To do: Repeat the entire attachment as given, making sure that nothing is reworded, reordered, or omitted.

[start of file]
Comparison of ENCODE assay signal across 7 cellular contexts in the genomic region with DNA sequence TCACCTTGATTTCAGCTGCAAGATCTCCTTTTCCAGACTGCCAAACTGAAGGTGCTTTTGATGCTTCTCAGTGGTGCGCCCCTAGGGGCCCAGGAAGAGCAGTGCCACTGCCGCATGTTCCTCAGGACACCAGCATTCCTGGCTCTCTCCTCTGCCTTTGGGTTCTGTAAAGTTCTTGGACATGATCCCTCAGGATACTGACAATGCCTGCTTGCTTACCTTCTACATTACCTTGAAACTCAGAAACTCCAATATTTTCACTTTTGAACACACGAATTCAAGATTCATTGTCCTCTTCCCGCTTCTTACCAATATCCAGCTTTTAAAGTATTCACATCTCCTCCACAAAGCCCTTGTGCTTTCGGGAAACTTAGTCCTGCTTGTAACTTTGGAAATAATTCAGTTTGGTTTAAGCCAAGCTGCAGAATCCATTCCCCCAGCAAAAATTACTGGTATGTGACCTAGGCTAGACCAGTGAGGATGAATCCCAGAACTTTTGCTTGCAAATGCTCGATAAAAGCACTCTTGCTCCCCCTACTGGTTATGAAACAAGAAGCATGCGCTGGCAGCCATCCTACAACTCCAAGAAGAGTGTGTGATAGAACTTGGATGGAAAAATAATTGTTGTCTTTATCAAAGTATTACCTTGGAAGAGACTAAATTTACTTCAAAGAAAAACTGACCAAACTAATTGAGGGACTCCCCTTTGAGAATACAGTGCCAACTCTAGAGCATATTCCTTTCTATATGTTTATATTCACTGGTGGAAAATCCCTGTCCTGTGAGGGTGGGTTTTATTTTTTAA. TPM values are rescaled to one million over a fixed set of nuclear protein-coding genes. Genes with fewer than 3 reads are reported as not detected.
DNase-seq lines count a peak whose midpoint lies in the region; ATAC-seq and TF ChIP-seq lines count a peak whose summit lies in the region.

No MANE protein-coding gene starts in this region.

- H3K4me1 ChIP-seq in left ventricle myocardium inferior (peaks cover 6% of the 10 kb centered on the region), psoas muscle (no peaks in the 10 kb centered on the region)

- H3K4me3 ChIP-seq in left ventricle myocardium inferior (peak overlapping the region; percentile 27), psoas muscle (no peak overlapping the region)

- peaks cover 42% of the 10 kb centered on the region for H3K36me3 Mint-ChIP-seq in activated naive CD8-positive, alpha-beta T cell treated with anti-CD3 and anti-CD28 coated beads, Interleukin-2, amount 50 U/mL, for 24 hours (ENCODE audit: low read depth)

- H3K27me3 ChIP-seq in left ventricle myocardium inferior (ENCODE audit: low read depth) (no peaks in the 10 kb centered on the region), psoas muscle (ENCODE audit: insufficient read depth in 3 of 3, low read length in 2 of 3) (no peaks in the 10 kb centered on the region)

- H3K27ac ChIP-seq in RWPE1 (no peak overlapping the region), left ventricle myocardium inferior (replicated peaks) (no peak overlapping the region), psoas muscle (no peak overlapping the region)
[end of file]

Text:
Comparison of ENCODE assay signal across 7 cellular contexts in the genomic region with DNA sequence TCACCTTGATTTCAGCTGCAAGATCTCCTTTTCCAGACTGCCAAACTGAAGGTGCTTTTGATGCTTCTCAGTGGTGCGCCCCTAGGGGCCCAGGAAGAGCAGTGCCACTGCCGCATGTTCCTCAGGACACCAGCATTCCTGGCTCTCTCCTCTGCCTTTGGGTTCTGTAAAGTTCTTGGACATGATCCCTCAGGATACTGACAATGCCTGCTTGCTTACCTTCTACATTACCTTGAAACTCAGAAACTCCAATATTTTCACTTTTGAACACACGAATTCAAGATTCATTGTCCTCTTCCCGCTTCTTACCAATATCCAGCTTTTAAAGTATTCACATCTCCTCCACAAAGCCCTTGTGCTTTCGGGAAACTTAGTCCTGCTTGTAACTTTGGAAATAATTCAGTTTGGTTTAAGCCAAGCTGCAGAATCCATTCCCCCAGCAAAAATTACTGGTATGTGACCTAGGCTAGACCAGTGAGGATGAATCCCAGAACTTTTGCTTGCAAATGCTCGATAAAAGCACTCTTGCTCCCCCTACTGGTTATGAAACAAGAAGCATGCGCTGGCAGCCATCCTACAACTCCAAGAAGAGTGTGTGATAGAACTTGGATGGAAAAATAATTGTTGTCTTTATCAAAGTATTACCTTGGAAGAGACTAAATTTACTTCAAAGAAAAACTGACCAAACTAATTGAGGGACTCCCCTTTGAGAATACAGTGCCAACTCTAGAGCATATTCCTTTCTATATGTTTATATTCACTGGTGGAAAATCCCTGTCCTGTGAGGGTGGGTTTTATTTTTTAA. TPM values are rescaled to one million over a fixed set of nuclear protein-coding genes. Genes with fewer than 3 reads are reported as not detected.
DNase-seq lines count a peak whose midpoint lies in the region; ATAC-seq and TF ChIP-seq lines count a peak whose summit lies in the region.

No MANE protein-coding gene starts in this region.

- H3K4me1 ChIP-seq in left ventricle myocardium inferior (peaks cover 6% of the 10 kb centered on the region), psoas muscle (no peaks in the 10 kb centered on the region)

- H3K4me3 ChIP-seq in left ventricle myocardium inferior (peak overlapping the region; percentile 27), psoas muscle (no peak overlapping the region)

- peaks cover 42% of the 10 kb centered on the region for H3K36me3 Mint-ChIP-seq in activated naive CD8-positive, alpha-beta T cell treated with anti-CD3 and anti-CD28 coated beads, Interleukin-2, amount 50 U/mL, for 24 hours (ENCODE audit: low read depth)

- H3K27me3 ChIP-seq in left ventricle myocardium inferior (ENCODE audit: low read depth) (no peaks in the 10 kb centered on the region), psoas muscle (ENCODE audit: insufficient read depth in 3 of 3, low read length in 2 of 3) (no peaks in the 10 kb centered on the region)

- H3K27ac ChIP-seq in RWPE1 (no peak overlapping the region), left ventricle myocardium inferior (replicated peaks) (no peak overlapping the region), psoas muscle (no peak overlapping the region)